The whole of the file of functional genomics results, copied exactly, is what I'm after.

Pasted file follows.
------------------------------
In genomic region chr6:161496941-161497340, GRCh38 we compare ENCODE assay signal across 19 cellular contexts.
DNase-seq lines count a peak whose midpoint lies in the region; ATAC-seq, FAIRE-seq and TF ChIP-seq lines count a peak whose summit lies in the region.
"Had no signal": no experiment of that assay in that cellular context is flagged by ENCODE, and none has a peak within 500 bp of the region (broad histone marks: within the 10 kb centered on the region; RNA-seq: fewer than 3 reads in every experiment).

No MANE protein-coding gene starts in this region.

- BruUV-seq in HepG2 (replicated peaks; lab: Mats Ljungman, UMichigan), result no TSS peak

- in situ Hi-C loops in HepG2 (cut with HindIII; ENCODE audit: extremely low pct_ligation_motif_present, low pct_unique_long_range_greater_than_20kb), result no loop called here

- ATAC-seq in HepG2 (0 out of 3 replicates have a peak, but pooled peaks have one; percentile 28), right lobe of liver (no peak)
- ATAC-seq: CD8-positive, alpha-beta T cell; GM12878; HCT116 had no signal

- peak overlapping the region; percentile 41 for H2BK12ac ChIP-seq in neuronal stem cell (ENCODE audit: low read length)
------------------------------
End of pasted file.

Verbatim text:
In genomic region chr6:161496941-161497340, GRCh38 we compare ENCODE assay signal across 19 cellular contexts.
DNase-seq lines count a peak whose midpoint lies in the region; ATAC-seq, FAIRE-seq and TF ChIP-seq lines count a peak whose summit lies in the region.
"Had no signal": no experiment of that assay in that cellular context is flagged by ENCODE, and none has a peak within 500 bp of the region (broad histone marks: within the 10 kb centered on the region; RNA-seq: fewer than 3 reads in every experiment).

No MANE protein-coding gene starts in this region.

- BruUV-seq in HepG2 (replicated peaks; lab: Mats Ljungman, UMichigan), result no TSS peak

- in situ Hi-C loops in HepG2 (cut with HindIII; ENCODE audit: extremely low pct_ligation_motif_present, low pct_unique_long_range_greater_than_20kb), result no loop called here

- ATAC-seq in HepG2 (0 out of 3 replicates have a peak, but pooled peaks have one; percentile 28), right lobe of liver (no peak)
- ATAC-seq: CD8-positive, alpha-beta T cell; GM12878; HCT116 had no signal

- peak overlapping the region; percentile 41 for H2BK12ac ChIP-seq in neuronal stem cell (ENCODE audit: low read length)